A BoatTEST.com member recently asked, “What exactly does a CARB 3-Star Rating Mean?
Before getting into the CARB system, we must put it in context. For that, a brief history of pollution control is required:
Congress passed the Federal Clean Air Act in 1970 and gave the newly formed EPA the legal authority to regulate pollution from automotive and other engines. In the early 1990s, the EPA began its phase-in to limit emissions from small gasoline engines including outboard motors. At the time, practically all outboard motors were traditional 2-strokes, except a few small 4-stroke engines under 50-hp.
Typically in these 2-stroke engines, oil mixed with gasoline or injected into the air stream was used for lubrication. Some of the unburned fuel and oil discharged through the exhaust system made its way into the surrounding air and water. EPA’s goal was to reduce those pollutants and others by 75% by the year 2006.
Working with the marine industry, the EPA drew up regulations and gave the manufacturers a timetable for compliance along with credits for early adoption of the reduced emissions. A number of “clean” motor sales could offset a smaller quantity of “less clean” engines.
The ratios were changed in subsequent years to give engine makers a chance to phase in the new technology and sell off the old product. That gave ample time for manufacturers to ramp up production of low-emission products – and that is why emission requirements kept changing as the years went by.
Basically, three emissions are regulated:
A complex formula and testing procedure was put in place to measure these three emissions. While emission standard became stricter as the phase-in occurred and the California Air Resources Board (CARB) had its own set of even more rigorous standards, both the EPA and CARB were measuring the same three elements.
California’s Air Resources Board (C.A.R.B.) aggressively enacted stricter emission regulations for outboards sold in that state, which went into effect sooner than the EPA 2006 guidelines. C.A.R.B. instituted a STAR numbering system to identify the “cleanliness” of an outboard motor, applying it to both 2-stroke and 4-stroke technologies. There was no banning of 2-strokes if they met the applicable requirements.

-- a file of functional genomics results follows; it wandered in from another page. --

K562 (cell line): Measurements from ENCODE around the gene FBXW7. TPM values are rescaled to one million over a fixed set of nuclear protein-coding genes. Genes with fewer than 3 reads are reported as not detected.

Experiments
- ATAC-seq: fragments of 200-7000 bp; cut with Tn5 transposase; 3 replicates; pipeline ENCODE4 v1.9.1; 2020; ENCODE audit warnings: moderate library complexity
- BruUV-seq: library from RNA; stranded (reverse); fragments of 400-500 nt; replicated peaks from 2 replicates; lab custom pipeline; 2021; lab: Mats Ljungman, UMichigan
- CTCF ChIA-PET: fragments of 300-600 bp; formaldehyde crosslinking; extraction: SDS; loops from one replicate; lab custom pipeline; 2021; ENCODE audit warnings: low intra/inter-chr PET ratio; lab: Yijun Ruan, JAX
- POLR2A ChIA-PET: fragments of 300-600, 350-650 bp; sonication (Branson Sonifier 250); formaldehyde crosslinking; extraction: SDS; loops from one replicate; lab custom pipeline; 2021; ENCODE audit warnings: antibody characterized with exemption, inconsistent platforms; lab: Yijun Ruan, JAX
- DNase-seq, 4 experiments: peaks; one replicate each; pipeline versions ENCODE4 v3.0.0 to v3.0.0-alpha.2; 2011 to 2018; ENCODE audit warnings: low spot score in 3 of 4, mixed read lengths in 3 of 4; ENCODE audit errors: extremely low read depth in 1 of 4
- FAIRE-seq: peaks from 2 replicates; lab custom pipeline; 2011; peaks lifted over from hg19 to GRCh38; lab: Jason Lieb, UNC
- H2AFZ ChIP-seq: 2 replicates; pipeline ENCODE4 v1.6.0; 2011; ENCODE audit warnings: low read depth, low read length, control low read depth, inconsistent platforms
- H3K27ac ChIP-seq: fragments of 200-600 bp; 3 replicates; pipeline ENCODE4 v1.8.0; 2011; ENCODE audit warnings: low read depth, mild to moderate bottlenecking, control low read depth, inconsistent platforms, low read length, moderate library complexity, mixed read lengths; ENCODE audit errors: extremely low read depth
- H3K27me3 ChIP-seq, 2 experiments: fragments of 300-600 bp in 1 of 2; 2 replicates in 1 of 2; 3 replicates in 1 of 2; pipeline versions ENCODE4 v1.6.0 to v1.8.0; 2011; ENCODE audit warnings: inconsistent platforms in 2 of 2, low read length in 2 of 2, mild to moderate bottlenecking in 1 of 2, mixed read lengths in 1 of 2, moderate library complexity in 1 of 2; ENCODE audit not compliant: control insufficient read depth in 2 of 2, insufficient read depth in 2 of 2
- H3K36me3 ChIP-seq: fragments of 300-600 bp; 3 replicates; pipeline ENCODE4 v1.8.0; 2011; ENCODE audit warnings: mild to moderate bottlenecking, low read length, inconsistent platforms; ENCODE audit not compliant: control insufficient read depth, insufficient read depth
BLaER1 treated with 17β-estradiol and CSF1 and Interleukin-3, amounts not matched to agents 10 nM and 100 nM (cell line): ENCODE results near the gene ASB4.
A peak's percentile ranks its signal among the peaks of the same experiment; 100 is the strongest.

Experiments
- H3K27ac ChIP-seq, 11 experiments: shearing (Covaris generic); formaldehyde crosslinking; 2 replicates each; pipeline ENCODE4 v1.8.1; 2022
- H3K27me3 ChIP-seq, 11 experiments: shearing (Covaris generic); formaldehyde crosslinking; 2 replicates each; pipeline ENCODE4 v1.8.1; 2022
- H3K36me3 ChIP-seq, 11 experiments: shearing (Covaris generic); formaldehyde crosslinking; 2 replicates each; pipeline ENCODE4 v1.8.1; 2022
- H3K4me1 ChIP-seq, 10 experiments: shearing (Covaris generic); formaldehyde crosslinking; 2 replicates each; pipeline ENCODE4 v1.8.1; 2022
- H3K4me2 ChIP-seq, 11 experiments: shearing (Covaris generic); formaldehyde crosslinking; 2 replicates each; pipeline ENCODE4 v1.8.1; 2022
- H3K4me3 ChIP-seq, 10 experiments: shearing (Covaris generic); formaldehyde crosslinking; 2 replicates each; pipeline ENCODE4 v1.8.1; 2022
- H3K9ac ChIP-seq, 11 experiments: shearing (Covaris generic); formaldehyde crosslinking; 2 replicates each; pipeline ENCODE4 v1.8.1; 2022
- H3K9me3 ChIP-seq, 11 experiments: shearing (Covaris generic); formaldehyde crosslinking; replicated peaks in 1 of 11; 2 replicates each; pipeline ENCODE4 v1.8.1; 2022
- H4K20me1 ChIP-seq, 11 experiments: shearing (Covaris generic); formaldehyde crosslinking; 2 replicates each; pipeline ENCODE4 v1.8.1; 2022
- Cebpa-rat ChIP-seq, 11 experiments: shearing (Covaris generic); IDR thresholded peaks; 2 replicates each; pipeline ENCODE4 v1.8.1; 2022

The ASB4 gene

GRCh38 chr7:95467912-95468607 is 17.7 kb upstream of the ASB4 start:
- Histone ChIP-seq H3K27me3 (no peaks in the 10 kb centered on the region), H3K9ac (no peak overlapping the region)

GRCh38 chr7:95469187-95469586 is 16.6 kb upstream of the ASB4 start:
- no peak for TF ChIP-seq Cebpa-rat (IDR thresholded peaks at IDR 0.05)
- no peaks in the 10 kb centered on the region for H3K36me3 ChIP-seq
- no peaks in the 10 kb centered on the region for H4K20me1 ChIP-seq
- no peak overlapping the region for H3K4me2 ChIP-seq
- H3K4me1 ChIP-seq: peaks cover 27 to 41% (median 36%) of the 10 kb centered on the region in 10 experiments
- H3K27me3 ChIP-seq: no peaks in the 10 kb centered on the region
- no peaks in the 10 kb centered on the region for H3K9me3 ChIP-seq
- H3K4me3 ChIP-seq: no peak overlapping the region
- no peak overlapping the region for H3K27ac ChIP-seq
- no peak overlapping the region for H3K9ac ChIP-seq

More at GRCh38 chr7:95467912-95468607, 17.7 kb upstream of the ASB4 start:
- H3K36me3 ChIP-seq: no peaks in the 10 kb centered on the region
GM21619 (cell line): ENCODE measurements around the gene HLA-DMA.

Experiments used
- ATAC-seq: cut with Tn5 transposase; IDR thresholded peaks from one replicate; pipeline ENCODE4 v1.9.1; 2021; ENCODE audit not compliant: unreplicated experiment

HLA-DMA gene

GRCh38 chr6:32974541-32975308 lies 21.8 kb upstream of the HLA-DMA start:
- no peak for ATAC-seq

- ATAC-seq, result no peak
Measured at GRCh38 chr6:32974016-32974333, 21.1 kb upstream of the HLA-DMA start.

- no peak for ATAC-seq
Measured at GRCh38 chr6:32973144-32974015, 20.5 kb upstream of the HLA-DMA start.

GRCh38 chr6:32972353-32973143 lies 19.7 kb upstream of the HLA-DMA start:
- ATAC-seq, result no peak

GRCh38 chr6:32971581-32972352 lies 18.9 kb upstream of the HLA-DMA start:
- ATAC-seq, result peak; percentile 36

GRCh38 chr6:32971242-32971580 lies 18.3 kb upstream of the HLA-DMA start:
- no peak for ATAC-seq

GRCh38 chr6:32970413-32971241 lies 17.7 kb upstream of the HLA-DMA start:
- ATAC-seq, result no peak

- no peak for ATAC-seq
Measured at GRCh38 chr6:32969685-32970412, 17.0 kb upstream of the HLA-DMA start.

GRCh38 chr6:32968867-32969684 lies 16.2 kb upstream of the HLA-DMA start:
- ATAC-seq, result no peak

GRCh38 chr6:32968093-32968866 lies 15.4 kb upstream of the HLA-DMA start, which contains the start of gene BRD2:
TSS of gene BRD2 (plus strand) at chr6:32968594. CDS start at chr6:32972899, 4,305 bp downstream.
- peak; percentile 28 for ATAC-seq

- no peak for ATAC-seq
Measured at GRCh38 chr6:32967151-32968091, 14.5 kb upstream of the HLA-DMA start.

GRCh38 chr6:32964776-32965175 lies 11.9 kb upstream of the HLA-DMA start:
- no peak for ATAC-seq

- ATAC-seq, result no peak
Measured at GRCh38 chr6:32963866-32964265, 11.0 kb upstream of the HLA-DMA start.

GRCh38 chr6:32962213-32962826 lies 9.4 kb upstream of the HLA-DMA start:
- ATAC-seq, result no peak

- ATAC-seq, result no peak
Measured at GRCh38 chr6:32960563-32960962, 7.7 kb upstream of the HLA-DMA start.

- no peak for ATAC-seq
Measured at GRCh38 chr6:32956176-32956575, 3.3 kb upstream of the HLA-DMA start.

Because the 3-STAR rating emission requirement is 65% of an already existing 75% cleaner EPA or 1-STAR certified outboard, a 3-STAR certified motor today emits less than 10% of the emissions recorded from an average pre-1998 outboard.
Outboard motor manufacturers spent millions of dollars developing low-emission computer-controlled 2-stroke engines utilizing direct injection (DFI) to meet regulations. Some recognizable models developed were Mercury Optimax, Yamaha HPDI, Evinrude FICHT and later E-TEC, and Tohatsu TLDI. There were teething pains with the new technology but the motors were more fuel efficient and much cleaner than the previous generation of traditional carburetor and EFI outboards – but they were more expensive.
Current outboard motors operate on the same principals as these 140-year old concepts however a series of incremental improvements over the years resulted in clean-burning outboards. Fuel injection, both direct and indirect, combined with sophisticated computer controls are the two biggest and most important advancement for lowering emissions and enhancing fuel-efficiency.
Because veteran boaters remembered the old 2-stroke engines which were smoky, smelly, and left an oil slick in the water in the pre-EPA days, they thought that 2-stroke engines would be consigned to the scrap heap. Both Mercury and Evinrude were able to design and manufacture 3-star certified 2-stroke outboards.
The Yamaha 2-stroke engine was the only one that didn’t make the cut, and it was quietly pulled off the American market. It is now sold mostly in 3rd world countries without stringent emission requirements.
Today, nearly all 4-stroke engines have a 3-Star CARB rating, thanks to indirect fuel injection and electronically metered fuel flow. Other countries and the European Union have their own emission laws and testing procedures to which outboard manufacturers must comply to sell in those parts of the world. For example, Lake Constance, situated in Germany, Switzerland, and Austria, has probably the strictest emission requirements in the world. Certain manufacturers have to produce different engine models just to meet those other countries’ limits. Australia recently adopted the existing EPA regulations for their emissions standards starting in July 2018 simplifying the importing of already certified motors which benefits everyone.
Today, all but a few large outboard engines built for sale in the U.S. in 2018 or later are 3-Star CARB rated. Those that are not are 2-Star. As a result, as a group, they are the most fuel-efficient outboard engines ever built for the mass market. The 3-Star rating on an outboard engine means that it meets the CARB’s 2008 emission standard which is 65% less than the 1-Star which was CARB’s 2001 standard, 45% less than the 2004 2-Star rating, and it is 90% cleaner than the EPA’s 1998 standard.
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